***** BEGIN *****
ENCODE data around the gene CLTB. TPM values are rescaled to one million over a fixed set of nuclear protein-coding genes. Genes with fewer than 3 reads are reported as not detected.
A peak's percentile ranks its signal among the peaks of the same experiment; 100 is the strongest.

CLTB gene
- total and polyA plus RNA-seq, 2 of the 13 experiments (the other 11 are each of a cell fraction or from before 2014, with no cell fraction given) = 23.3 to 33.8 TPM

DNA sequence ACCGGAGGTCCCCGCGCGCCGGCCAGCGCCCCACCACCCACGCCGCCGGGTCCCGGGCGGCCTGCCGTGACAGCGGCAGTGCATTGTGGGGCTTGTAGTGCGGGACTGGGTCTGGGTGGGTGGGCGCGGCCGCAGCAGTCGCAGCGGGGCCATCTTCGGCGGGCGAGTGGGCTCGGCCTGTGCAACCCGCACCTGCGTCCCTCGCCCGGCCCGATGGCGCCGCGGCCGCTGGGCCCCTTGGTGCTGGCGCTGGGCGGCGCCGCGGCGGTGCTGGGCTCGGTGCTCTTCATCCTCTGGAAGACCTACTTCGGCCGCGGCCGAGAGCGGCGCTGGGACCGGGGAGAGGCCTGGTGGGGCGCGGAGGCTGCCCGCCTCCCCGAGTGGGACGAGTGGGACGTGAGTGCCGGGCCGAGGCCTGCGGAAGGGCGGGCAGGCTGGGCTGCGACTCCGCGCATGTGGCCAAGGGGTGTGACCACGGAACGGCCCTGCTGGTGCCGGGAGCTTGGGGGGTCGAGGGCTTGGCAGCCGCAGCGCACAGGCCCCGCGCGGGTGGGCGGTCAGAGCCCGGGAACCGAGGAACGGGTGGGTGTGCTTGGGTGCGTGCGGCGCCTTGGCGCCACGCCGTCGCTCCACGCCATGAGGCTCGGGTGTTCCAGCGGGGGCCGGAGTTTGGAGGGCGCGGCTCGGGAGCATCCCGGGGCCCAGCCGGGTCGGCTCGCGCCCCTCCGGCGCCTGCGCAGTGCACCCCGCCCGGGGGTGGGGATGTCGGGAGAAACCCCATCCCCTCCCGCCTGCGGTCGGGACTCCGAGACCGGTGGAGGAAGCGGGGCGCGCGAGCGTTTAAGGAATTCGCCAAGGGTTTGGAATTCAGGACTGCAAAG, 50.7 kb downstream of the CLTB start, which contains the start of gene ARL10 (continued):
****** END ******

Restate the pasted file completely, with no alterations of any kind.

ENCODE data around the gene CLTB. TPM values are rescaled to one million over a fixed set of nuclear protein-coding genes. Genes with fewer than 3 reads are reported as not detected.
A peak's percentile ranks its signal among the peaks of the same experiment; 100 is the strongest.

CLTB gene
- total and polyA plus RNA-seq, 2 of the 13 experiments (the other 11 are each of a cell fraction or from before 2014, with no cell fraction given) = 23.3 to 33.8 TPM

DNA sequence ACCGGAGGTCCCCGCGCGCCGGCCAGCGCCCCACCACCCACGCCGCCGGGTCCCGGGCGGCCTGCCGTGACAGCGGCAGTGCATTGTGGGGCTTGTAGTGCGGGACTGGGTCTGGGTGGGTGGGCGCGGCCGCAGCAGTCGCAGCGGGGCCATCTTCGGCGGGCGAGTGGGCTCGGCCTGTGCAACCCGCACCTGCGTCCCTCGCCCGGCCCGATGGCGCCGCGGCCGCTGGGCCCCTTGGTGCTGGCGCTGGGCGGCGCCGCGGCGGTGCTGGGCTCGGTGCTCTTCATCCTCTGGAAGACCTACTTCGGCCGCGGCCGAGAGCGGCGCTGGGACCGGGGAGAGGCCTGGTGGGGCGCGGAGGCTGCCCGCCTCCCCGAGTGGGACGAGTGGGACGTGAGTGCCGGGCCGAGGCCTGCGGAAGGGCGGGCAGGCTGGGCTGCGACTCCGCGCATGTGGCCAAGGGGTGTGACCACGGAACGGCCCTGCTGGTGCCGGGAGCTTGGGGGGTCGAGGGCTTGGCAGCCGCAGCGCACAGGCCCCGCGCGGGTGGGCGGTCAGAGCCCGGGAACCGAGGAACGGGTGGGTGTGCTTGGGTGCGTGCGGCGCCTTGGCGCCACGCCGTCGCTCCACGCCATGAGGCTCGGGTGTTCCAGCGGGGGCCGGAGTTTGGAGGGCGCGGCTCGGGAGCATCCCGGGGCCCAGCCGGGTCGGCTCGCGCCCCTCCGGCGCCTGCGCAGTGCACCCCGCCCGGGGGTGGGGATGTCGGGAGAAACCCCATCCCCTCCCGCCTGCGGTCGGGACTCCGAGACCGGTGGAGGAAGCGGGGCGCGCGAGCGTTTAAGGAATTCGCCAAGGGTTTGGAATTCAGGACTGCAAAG, 50.7 kb downstream of the CLTB start, which contains the start of gene ARL10 (continued):